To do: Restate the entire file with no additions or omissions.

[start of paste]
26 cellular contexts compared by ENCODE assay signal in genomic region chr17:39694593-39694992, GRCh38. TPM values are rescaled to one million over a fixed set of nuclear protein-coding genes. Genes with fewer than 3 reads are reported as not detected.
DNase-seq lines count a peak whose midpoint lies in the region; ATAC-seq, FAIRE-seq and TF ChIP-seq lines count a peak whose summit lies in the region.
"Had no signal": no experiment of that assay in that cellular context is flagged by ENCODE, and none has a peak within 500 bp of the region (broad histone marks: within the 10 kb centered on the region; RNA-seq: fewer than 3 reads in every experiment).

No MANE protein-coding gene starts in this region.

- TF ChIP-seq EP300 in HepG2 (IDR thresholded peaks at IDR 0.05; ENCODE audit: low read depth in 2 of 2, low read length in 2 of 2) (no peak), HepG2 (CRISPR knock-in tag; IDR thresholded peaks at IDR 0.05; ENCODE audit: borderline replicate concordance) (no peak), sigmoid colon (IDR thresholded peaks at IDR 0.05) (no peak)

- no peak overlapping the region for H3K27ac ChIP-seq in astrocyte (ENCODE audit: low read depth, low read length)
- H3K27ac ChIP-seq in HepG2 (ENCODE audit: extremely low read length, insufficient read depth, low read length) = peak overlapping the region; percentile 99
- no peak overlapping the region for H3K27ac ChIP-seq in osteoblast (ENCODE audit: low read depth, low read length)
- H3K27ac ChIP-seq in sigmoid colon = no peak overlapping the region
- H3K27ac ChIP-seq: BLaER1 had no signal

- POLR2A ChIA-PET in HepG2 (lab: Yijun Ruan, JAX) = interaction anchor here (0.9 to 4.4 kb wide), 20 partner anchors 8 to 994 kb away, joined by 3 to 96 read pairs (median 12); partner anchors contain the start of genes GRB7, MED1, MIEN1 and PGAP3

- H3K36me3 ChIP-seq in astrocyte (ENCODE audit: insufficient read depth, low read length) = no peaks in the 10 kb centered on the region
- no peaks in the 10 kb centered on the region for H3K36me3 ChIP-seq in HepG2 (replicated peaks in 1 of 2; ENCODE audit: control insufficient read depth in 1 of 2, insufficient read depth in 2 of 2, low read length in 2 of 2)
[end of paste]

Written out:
26 cellular contexts compared by ENCODE assay signal in genomic region chr17:39694593-39694992, GRCh38. TPM values are rescaled to one million over a fixed set of nuclear protein-coding genes. Genes with fewer than 3 reads are reported as not detected.
DNase-seq lines count a peak whose midpoint lies in the region; ATAC-seq, FAIRE-seq and TF ChIP-seq lines count a peak whose summit lies in the region.
"Had no signal": no experiment of that assay in that cellular context is flagged by ENCODE, and none has a peak within 500 bp of the region (broad histone marks: within the 10 kb centered on the region; RNA-seq: fewer than 3 reads in every experiment).

No MANE protein-coding gene starts in this region.

- TF ChIP-seq EP300 in HepG2 (IDR thresholded peaks at IDR 0.05; ENCODE audit: low read depth in 2 of 2, low read length in 2 of 2) (no peak), HepG2 (CRISPR knock-in tag; IDR thresholded peaks at IDR 0.05; ENCODE audit: borderline replicate concordance) (no peak), sigmoid colon (IDR thresholded peaks at IDR 0.05) (no peak)

- no peak overlapping the region for H3K27ac ChIP-seq in astrocyte (ENCODE audit: low read depth, low read length)
- H3K27ac ChIP-seq in HepG2 (ENCODE audit: extremely low read length, insufficient read depth, low read length) = peak overlapping the region; percentile 99
- no peak overlapping the region for H3K27ac ChIP-seq in osteoblast (ENCODE audit: low read depth, low read length)
- H3K27ac ChIP-seq in sigmoid colon = no peak overlapping the region
- H3K27ac ChIP-seq: BLaER1 had no signal

- POLR2A ChIA-PET in HepG2 (lab: Yijun Ruan, JAX) = interaction anchor here (0.9 to 4.4 kb wide), 20 partner anchors 8 to 994 kb away, joined by 3 to 96 read pairs (median 12); partner anchors contain the start of genes GRB7, MED1, MIEN1 and PGAP3

- H3K36me3 ChIP-seq in astrocyte (ENCODE audit: insufficient read depth, low read length) = no peaks in the 10 kb centered on the region
- no peaks in the 10 kb centered on the region for H3K36me3 ChIP-seq in HepG2 (replicated peaks in 1 of 2; ENCODE audit: control insufficient read depth in 1 of 2, insufficient read depth in 2 of 2, low read length in 2 of 2)